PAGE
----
Sen. Tom Votes Against Ninth Order Motion, RPA and DREAM Act in Peril
Majority Coalition Caucus ignores majority.
State Sen. minority leader Sen. Ed Murray (D-43, Capitol Hill) made good today on his threat to try to force floor votes on the Reproductive Parity Act and the DREAM Act, two bills that Republican chairs in the Republican-controlled Majority Coalition Caucus had held in committee. (The RPA would guarantee that insurance companies that cover maternity care also cover abortions and the DREAM Act makes children of undocumented immigrants eligible for college aid.)
The Democrats believe a majority of senators support the bills—they have a letter with a majority of senators signed on in support of the RPA, including MCC leader Sen. Rodney Tom (D-48, Medina).
The parliamentary move to force the vote is known as the "Ninth Order." Step one: You need a majority to vote for a motion to move to the Ninth. Step two: Members vote to pull a bill from committee. Step three: There's a vote on the bill.
The motion failed 25-23 with Tom—alongside pro-choice Republican Sen. Steve Litzow (R-41, Mercer Island) and Democratic Sen. Jim Hargrove (D-20, Hoquiam)—voting in place of his seriously ill friend, Sen. Mike Carrell (R-28, Lakewood)—casting 'No' votes on Murray's motion to move to the Ninth Order.
"Sen. Tom said he wanted the senate to operate under new rules of a philosophical majority," Murray said, referring to Tom's decision at the beginning of the session to join with the Republicans to form a new "bipartisan" majority to push a fiscally conservative budget. "Well, we have a philosophical majority in support of these bills, and he won't allow members to vote their conscience on them."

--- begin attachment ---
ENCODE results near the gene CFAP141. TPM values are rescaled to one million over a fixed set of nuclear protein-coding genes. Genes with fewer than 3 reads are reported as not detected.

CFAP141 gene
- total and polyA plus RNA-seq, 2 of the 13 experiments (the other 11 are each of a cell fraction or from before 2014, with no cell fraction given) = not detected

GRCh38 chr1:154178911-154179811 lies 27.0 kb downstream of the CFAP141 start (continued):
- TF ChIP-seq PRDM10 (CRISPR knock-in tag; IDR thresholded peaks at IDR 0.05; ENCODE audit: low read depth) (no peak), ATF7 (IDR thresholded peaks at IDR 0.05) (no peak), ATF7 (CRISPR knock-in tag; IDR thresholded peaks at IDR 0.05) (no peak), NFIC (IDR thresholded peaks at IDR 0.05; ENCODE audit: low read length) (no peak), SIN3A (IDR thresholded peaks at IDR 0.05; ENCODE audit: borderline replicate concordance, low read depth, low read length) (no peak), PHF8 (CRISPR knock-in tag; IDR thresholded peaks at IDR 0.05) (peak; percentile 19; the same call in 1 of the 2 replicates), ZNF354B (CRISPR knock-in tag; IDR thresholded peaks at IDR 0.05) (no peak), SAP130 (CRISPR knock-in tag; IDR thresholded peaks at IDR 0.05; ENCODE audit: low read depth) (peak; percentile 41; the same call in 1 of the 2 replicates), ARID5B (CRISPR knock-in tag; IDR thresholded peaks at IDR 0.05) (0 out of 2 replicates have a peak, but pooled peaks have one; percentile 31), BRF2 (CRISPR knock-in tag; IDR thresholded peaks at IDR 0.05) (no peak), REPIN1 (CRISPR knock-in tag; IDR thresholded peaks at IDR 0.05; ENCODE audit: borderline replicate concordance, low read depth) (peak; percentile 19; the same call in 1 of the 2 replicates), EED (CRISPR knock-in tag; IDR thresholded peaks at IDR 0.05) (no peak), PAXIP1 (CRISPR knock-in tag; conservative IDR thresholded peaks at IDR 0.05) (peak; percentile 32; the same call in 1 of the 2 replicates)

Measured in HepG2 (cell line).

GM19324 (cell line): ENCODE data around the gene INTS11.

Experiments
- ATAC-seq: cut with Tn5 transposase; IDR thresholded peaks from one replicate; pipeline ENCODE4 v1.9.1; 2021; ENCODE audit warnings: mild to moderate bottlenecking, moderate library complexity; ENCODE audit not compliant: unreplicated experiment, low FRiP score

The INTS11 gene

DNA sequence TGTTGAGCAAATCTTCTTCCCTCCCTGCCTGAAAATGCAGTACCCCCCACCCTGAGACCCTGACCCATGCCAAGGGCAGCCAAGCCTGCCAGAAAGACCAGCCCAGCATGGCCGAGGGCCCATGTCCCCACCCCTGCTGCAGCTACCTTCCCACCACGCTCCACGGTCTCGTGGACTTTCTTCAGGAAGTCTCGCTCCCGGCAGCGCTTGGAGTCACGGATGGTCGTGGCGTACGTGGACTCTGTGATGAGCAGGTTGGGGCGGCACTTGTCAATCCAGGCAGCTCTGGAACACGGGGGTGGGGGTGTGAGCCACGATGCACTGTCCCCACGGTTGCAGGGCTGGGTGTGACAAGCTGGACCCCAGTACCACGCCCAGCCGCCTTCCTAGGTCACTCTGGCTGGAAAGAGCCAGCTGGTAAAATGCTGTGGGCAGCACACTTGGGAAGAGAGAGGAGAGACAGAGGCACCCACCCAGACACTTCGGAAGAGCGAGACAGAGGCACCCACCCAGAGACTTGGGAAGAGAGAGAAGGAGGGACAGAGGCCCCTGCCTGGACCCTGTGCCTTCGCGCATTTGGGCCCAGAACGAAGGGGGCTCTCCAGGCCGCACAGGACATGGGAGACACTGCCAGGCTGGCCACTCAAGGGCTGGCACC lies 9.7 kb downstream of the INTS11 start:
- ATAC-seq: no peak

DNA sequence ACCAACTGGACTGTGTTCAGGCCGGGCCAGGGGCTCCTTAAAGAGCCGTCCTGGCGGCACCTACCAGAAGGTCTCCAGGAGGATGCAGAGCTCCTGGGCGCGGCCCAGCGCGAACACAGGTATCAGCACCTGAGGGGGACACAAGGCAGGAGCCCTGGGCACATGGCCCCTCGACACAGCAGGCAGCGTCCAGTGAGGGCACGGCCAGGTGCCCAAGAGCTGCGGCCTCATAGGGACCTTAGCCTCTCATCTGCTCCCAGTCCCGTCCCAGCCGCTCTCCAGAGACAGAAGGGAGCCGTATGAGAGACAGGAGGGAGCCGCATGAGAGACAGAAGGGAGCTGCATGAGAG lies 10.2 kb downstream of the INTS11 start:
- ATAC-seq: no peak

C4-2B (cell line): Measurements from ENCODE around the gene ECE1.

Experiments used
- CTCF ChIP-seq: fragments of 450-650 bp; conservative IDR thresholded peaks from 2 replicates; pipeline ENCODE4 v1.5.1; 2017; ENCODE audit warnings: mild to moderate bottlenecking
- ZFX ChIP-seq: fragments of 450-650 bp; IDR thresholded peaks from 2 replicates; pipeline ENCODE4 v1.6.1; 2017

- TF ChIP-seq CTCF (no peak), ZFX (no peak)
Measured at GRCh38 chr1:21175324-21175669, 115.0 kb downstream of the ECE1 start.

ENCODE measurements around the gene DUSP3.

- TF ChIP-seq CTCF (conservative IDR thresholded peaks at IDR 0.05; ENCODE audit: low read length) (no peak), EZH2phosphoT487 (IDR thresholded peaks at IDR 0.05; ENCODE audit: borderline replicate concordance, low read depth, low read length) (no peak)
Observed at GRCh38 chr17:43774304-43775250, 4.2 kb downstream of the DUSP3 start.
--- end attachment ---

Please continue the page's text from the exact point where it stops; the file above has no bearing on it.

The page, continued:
Murray noted that in the Democratic house, the DREAM Act passed with a lopsided bipartisan margin. "We just wanted a little bipartisanship over here," he said. "They formed their coalition because they said the senate wasn't bipartisan, but [Majority Leader Rep.] Frank [Chopp] got the biggest bipartisan vote of the session in the house when they passed the DREAM Act."
Murray estimated that the RPA would have passed the senate 25-24 (with Tom and Litzow)—and that the DREAM Act would have passed with an even bigger bipartisan margin.
"Let's debate them. Let's vote on them. Let's have democracy on the floor of this senate."—Ed Murray"Senators wanted to vote on these bills. The public wanted us to vote on these bills, but we weren't allowed to," Murray said, "because of [Tom's] caucus."
Murray echoed that point in his floor speech: "The majority leader said the only way to bring these forward was through the Ninth Order [because his committee chairs wouldn't move them.] Well, let's debate them. Let's vote on them. Let's have democracy on the floor of this senate."
Tom defended his decision to squash the Ninth Order, saying, "the problem with the Ninth is how do you get out of it? Once you go to the Ninth, senators can pull all sorts of bills. I'd have defeat all sorts of Roach bills and Benton bills," he said, referring to the two unpredictable, hardline conservatives in his caucus—Sens. Pam Roach (R-31, Auburn) and Don Benton (R-17, Vancouver).
He cited Benton's controversial drivers' license bill, which would make undocumented immigrants provide proof of citizenship to get licenses.
Asked if he felt uncomfortable about helping to tank two big Democratic priorities, Tom said he was focused "on the bigger picture," saying, "I know the paramount duty of the state is eduction. Without this coalition we wouldn't have major education reform."
I reminded Tom that the legislature passed a major bipartisan education reform bill in 2009—the bill that the Washington State Supreme Court based it's now-famous "paramount duty" McCleary K-12 funding decision on—and that he and Sen. Litzow had passed a teacher evaluation bill just last session.
He said the evaluation bill was "watered down" and that they weren't able to pass a charter bill.
Asked to respond to Murray's claim that he wasn't allowing the senate to vote on legislation that has broad public support, Tom said: "I disagree. We're continuing on with the people's business of passing a responsible budget and making reforms."
Was Murray's move simply a political ploy to embarrass Tom and make a point about the supposed Majority Coalition Caucus? "That's not how I operate," he said. "This was the only option left to us."
Cutoff for policy bills such as the RPA and the DREAM Act is tomorrow.